With proposed changes to Personal Independence Payments (PIP) a big topic of discussion in the news, it’s easy to focus on the political jargon and lose sight of what it means to real people, regardless of their disability. In Ross, our young Community Connector’s second blog for RNIB Connect, he reveals how he’s trying to navigate the tricky world of welfare and work.
As someone living with sight loss and mobility issues, the fear of not having an income is one that haunts me all the time. I can assure you that I am not the only one. This is because as someone that has a “Disability” it is tougher for me to get a job. And even if I do get a job, there are many factors to consider, such as how my benefit will be affected, how long will I be able to be in this job and will I be able to do the job that I want with the limitations I have?
I am the type of person that tells people that they can do anything they want, they just need to prove to themselves they can do it, yet I do not actually take this advice myself.
I think the main reason is that I am nervous to get a job, never having had one, as I am not sure how well I will do. This is something that bothers me all the time. If it’s not a worry about whether or not I’ll be able to see, it’s if I can stay on my feet long enough for a shift. It all depends. There is the looming threat that the second I get employment I lose my disability benefit, regardless of whether I keep that job. And in reality getting a job in the first place is terribly difficult.
I do a lot of voluntary work, which I love and has taught me so much about myself and the person that I am. It’s also been really helpful in showing me where my limits are. However, this still doesn’t help the fact that I cannot get paid work.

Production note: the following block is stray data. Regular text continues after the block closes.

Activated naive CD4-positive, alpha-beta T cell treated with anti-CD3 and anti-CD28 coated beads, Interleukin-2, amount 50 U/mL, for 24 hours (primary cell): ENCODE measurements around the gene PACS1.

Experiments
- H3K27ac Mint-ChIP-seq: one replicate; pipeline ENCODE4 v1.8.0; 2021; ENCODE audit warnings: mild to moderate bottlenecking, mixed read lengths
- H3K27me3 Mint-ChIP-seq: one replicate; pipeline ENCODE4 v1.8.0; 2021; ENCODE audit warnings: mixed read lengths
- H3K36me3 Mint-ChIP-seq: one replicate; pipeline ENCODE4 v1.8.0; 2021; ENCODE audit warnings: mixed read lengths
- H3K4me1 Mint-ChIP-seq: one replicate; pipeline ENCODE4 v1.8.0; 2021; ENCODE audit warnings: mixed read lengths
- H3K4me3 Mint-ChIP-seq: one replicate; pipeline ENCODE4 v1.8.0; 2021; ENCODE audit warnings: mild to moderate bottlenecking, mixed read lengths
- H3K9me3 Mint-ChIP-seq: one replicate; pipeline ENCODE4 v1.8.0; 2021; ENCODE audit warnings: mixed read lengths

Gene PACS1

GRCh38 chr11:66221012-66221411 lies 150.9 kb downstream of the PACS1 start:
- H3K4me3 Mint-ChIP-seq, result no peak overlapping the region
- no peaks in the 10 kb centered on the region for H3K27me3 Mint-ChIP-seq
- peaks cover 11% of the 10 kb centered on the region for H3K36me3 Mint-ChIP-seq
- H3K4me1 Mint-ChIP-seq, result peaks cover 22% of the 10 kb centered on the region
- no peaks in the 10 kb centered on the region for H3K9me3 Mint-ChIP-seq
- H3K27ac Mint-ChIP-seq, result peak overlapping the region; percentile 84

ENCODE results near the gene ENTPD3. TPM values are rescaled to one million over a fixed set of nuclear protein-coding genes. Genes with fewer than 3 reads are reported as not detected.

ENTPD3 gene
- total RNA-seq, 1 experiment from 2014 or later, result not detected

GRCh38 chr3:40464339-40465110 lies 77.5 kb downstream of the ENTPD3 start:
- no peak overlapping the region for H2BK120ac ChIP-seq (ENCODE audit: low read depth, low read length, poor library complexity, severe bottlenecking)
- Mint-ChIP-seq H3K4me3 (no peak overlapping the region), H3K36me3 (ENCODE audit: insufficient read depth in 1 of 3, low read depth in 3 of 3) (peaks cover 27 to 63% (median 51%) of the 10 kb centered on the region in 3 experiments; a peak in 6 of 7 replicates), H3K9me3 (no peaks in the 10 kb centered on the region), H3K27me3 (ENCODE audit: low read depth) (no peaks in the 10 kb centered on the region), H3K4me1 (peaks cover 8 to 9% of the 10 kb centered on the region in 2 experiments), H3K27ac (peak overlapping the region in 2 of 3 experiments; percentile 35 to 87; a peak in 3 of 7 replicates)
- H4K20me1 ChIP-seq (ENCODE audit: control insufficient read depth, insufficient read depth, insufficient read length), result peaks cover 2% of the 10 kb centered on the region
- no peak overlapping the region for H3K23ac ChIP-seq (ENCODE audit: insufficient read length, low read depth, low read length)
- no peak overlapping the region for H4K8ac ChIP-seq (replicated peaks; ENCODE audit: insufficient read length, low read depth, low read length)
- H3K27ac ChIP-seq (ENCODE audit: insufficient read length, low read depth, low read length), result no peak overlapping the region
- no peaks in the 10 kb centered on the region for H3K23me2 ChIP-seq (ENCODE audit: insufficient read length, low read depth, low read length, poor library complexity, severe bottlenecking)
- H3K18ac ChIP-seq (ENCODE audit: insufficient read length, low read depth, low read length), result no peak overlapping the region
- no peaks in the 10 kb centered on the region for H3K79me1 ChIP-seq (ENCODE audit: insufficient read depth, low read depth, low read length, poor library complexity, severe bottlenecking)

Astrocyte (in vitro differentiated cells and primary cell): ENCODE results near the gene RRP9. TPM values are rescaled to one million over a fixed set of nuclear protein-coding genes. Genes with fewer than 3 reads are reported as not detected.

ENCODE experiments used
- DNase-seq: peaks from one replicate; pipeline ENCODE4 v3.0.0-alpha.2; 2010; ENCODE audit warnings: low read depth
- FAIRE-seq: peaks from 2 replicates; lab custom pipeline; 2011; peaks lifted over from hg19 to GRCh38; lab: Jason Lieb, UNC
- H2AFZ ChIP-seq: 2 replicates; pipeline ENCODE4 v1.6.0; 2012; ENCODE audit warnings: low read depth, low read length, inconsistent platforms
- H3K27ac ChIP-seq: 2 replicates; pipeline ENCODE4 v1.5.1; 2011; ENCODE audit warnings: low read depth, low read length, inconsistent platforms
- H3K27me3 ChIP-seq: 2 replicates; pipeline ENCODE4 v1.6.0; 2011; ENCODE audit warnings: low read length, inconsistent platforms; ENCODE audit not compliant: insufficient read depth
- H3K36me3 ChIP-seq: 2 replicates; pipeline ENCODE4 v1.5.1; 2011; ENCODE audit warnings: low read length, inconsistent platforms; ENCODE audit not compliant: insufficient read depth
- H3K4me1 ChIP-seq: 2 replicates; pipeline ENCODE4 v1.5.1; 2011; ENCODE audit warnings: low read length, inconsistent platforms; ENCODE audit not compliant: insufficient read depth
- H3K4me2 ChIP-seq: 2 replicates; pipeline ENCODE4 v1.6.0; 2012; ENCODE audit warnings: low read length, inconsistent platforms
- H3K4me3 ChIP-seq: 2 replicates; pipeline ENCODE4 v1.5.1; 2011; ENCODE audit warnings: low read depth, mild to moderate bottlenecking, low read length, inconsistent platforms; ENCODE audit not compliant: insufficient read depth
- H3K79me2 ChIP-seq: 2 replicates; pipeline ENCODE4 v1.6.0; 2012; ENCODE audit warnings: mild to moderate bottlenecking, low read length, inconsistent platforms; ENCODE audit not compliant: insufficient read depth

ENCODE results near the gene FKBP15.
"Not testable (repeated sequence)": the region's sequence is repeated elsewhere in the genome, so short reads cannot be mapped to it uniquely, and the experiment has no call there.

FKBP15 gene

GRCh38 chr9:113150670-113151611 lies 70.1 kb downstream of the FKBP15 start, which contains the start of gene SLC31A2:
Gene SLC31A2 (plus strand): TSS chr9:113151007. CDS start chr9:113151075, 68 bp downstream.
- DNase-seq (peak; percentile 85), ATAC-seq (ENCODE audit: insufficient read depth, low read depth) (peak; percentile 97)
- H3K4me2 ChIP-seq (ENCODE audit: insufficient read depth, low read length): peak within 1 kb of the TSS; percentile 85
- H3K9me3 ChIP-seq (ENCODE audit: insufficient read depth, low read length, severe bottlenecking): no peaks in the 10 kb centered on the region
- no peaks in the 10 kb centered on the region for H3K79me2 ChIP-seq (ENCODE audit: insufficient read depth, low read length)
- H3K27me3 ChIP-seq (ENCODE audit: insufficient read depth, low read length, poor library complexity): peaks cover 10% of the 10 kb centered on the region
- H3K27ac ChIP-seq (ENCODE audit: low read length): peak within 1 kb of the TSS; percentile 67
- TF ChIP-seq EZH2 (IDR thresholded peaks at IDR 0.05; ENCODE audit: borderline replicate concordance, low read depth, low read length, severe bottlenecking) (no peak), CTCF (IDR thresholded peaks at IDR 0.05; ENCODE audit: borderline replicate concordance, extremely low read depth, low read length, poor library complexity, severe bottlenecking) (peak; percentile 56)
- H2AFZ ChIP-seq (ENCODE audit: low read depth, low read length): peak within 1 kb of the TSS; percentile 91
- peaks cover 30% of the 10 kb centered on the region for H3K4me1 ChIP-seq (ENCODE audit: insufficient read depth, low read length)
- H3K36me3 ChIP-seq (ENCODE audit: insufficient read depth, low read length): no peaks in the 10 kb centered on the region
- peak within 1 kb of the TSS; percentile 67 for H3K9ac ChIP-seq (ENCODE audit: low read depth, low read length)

I don’t believe that employers are in any way nasty or out to get us (as people with disabilities), but they do have to look at things at face value and think that the speed of the workplace (say for a café or a bar) might be overwhelming for someone with a sensory impairment (or other disability).
I’ve been thinking long and hard about ways around this issue and to relieve that anxiety that comes with not getting the money many of us need to live, I have come up with a couple of solutions as to how this problem may be solved.
I believe it would be better to have a trial period of a couple of months (all depending on the disability) whereby the person seeking work can prove to themselves and the employer what they can do. This will also alleviate any issues with benefit in case of the person’s health is the reason for them being unable to work in the job, at least them they gave it a go.
This might be a good way to still allow someone to work, while still receiving government support until they and the employer feel that they are capable of the job. Even at that there should be a limit on the benefit that is taken from someone after going into employment if their disability may prohibit them from working full time or even part time. The current system doesn’t account for this.
The other solution would be, again similar but the wage that the person gets could go into a funding scheme to allow them to access equipment and important things needed for their place of work. This might include, travel to and from work and equipment for use.
This way the person is still technically on a trial period and also might feel a little easier at work as they are being adapted for.
This brings me to my next point. I have been volunteering with a few organisations for a few months now and I am still learning so much. I finally know what my limits are and I know that I can only be on my feet for a certain amount of time then I NEED to sit down. Same with my eyes, I use what sight I have well and with that I am able to do things that I never thought I could do because the people around me were happy and willing to adapt things for me.
It is not a struggle to accommodate someone with a disability working, and in fact not allowing them to work because of a disability is taking away the freedom of knowing they might be able to stand on their own.
I hope that someone reading this will benefit from my suggestions and will reach out to others as well and support one another. I still struggle myself with everything I have mentioned in the article, so if you feel the same way I can tell you you’re not alone.
We need to keep fighting to get the word out there and keep this issue in people’s minds.